That’s probably twice what Altria should sell for.
However — and this is kind of a key point — MO stock just keeps going up. That’s because for all of the anti-smoking legislation and movements out there, cigarettes are an addictive product, and that will continue to play in Altria’s favor.
Altria pays 3.5% in dividends, which is decent. Like with Intel, sell covered calls against your MO shares to see if you can squeeze even more cash out of it.
But if the stock gets called away, don’t buy back in.
Blue-Chip Stocks Holding You Back: Coca-Cola (KO)
Action: Sell naked puts/Sell covered calls
Sugary sodas are out. Water is in. Coke is no longer “it”. Neither is The Coca-Cola Co (NYSE:KO), which trades at nearly 25 times TTM earnings on virtually no growth. However, KO stock has a 3.4% yield that creates some income demand, and its cash flow and balance sheet look great.
Again, if you hold Coca-Cola, I would sell covered calls. If it gets called away, I would then sell naked puts … and if the stock is put back to you, sell covered calls again.
I like this tactic for KO (and not many other stocks) because it has a price floor that will keep the strategy reasonable for some time.
Blue-Chip Stocks Holding You Back: Kellogg (K)
Action: Buy puts
Don’t make me laugh. Kellogg Company (NYSE:K) is an obsolete company, selling high-carb and sugary cereals and snack treats in an era where everyone is going organic and healthy.
With a mere $700 million in TTM net income, K stock trades at a whopping 36x earnings on no growth.
Management also was incredibly stupid and generated a 500,000-person-strong boycott by picking a fight with Breitbart News.
Path of least resistance? Down.
Blue-Chip Stocks Holding You Back: General Mills (GIS)
Action: Buy puts
On the same theme, General Mills, Inc. (NYSE:GIS) is also rapidly approaching the trash bin of history.
The one thing GIS has going for it is that it’s not expensive as Kellogg, trading at about 21 times its $1.6 billion in TTM earnings. But that’s not much of a positive.
This is what’s known as a “sunset industry.” Sure people will always buy what General Mills and Kellogg sell, but they’ll do so in decreasing amounts going forward.
I don’t see GIS as being what it once was ever again, but the stock yields more than 3% right now. Given the nature of this very-long-term holding, many people who own General Mills are probably sitting on even more lucrative yields.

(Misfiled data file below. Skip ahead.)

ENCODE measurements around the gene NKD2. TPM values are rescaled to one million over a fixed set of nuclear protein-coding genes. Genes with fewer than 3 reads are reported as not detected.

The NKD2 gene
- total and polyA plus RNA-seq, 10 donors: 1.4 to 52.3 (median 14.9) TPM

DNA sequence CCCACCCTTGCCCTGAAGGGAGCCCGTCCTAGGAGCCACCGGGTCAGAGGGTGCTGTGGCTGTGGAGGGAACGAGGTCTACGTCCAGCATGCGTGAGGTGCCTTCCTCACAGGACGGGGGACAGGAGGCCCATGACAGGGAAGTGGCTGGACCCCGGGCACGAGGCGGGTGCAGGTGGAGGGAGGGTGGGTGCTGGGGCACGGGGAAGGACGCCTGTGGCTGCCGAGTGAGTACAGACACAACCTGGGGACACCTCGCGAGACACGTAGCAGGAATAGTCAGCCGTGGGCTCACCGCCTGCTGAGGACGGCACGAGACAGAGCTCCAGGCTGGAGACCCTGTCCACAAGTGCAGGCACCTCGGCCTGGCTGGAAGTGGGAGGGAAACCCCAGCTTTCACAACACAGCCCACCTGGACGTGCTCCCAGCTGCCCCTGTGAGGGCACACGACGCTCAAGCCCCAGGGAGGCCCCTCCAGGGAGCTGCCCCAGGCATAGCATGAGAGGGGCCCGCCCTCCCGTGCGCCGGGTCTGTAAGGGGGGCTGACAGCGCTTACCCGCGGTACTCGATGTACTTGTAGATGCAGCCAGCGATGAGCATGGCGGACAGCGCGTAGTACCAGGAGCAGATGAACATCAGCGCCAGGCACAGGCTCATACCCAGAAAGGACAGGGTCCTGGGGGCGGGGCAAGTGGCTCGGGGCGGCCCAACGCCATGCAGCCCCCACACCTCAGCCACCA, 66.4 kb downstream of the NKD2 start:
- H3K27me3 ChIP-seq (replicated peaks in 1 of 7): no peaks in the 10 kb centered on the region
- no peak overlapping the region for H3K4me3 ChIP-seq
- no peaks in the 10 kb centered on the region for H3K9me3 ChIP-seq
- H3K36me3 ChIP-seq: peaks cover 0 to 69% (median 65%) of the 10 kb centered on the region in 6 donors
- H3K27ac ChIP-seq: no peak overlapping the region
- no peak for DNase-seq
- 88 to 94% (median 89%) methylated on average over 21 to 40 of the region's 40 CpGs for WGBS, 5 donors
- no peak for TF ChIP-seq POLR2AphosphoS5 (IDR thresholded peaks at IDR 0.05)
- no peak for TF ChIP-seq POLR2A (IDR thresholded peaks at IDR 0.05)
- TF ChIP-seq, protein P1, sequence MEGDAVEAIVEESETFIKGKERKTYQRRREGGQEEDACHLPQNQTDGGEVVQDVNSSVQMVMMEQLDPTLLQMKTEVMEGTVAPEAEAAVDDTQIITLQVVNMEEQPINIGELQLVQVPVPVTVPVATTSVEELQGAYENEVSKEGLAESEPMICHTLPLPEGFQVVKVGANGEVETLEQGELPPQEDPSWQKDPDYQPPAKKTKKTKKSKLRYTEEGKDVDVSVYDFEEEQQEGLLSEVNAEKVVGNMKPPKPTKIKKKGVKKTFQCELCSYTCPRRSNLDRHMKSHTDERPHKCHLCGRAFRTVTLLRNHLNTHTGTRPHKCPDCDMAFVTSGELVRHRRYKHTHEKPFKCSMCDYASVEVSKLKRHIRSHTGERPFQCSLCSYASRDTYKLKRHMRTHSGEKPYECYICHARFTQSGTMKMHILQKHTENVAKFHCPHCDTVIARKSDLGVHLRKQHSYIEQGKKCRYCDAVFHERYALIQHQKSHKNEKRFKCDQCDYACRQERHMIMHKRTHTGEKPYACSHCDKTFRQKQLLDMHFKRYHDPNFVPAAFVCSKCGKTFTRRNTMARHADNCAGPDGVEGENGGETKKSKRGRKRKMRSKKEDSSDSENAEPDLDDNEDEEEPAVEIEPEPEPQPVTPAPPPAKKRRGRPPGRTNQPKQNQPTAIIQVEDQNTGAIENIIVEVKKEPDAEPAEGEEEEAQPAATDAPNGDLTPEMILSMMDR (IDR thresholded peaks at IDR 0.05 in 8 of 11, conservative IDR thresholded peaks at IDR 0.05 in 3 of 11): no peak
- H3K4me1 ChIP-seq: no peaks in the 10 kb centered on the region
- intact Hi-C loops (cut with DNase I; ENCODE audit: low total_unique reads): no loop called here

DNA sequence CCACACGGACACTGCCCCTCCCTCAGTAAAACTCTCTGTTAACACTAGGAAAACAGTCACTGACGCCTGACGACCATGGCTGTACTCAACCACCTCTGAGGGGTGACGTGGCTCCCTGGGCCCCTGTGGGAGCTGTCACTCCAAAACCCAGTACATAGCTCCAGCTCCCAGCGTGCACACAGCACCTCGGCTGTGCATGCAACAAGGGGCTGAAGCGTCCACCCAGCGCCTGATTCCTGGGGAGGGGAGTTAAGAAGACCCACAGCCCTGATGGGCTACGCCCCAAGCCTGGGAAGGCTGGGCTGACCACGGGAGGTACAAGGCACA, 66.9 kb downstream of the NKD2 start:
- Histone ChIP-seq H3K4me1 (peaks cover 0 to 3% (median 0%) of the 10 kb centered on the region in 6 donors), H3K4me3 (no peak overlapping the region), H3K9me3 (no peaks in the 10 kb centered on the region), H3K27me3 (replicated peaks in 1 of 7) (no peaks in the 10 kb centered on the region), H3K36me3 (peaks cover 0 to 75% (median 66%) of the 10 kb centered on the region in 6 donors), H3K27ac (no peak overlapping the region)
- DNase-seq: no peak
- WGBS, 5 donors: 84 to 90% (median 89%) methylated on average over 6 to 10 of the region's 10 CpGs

I would buy some form of long-term puts to take advantage of an inevitable decline.
Blue-Chip Stocks Holding You Back: Walmart (WMT)
Are you kidding? In the age of Amazon.com, Inc. (NASDAQ:AMZN), even the superstores are going to get into increasing troubles.
Wal-Mart Stores, Inc. (NYSE:WMT) is hardly on the brink, sure. The big-box retailer sells about $500 billion worth of products every year. Moreover, it has plenty of cash flow, low-cost debt … and it trades at 15 times earnings.
But what I absolutely can’t stomach is that profits are expected to be almost flat going forward. That’s not enough reason to stick around for a 3% yield. Get out. No thanks.
Blue-Chip Stocks Holding You Back: HP Inc. (HPQ)
What’s to say about another obsolete company that essentially sells commodities? Printers and computers are not unique items anymore.
HP Inc. (NYSE:HPQ) stands out from all of the other stocks here because, at just 10 times earnings, one might say that HPQ actually represents a value.
I say this is a value trap.
HPQ is yesterday’s news. Anything of real value has been spun off. The dividend of 3.6% is good enough to make me take notice, but with flat earnings and too heavy a position in the PC business in a post-PC world … you can do a lot better.
Don’t even bother with options. Look for something new.
Lawrence Meyers is the CEO of PDL Capital, and manager of the forthcoming Liberty Portfolio stock newsletter. As of this writing, has no position in any stock mentioned. He has 22 years’ experience in the stock market, and has written more than 1,600 articles on investing. Lawrence Meyers can be reached at TheLibertyPortfolio@gmail.com.